Google.org Takes an Alternative Approach to Philanthropy

Google.org Takes an Alternative Approach to Philanthropy

The founders of Google have set up a philanthropic entity with about $1 billion in seed money and the mandate to tackle poverty, disease, and global warming, but unlike most charities, Google.org is for-profit and will pay taxes, the New York Times reports.

The unique approach enables the organization, established roughly a year ago, to tackle projects with greater flexibility, such as fund start-up companies, form partnerships with venture capitalists, and lobby Congress. The only conventional part of Google.org is the Google Foundation, a nonprofit with an endowment of $90 million. One of the organization's first projects will be to develop a fuel-efficient, plug-in hybrid car engine that runs on ethanol, electricity, and gasoline. Google.org has been consulting with scientists and automakers and has arranged to purchase a small fleet of cars with plans to convert their engines so their gas mileage exceeds 100 miles per gallon.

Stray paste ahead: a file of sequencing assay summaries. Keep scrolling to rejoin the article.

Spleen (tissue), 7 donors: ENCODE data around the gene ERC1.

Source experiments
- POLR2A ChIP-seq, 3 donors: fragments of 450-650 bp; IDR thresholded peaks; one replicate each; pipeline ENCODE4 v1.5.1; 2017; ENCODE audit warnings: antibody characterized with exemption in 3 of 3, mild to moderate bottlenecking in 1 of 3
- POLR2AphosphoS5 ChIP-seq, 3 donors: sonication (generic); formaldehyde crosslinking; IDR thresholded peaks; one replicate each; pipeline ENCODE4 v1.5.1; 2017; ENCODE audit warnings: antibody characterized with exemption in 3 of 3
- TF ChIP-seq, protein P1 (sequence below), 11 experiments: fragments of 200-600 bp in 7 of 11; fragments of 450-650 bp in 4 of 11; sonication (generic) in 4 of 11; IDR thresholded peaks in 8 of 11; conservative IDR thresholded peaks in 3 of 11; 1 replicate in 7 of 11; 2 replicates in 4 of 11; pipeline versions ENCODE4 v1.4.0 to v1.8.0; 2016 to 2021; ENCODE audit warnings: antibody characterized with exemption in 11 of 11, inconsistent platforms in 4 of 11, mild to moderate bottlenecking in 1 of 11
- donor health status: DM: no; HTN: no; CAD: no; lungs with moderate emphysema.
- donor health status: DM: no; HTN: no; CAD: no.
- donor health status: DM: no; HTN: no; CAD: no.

However, Google will have to pay taxes if company shares are sold at a profit — or if corporate earnings are used — to finance the organization. Plus, any resulting venture that shows a profit will also have to pay taxes. According to executive director Larry Brilliant, all of the organization's spending will be in keeping with its mission, and if Google.org makes a profit with one of its ventures, the funds will stay within the organization and not flow to the search engine company. Still, skeptics are concerned Google's directors might be tempted to take some of the money back during an economic downturn. And shareholders may grumble because tax forms of Google.org will be kept private as part of the tax filings of the parent.

Brilliant, who admitted to being skeptical initially about the for-profit structure of the organization, said he has no desire to work on projects others are already involved in, and Google.org will not necessarily be pushing for high-tech solutions to problems. "Why would we put Wi-Fi in a place where what they need is food and clean water?" he said.

Katie Hafner. "Philanthropy Google's Way: Not the Usual." New York Times 09/14/2006.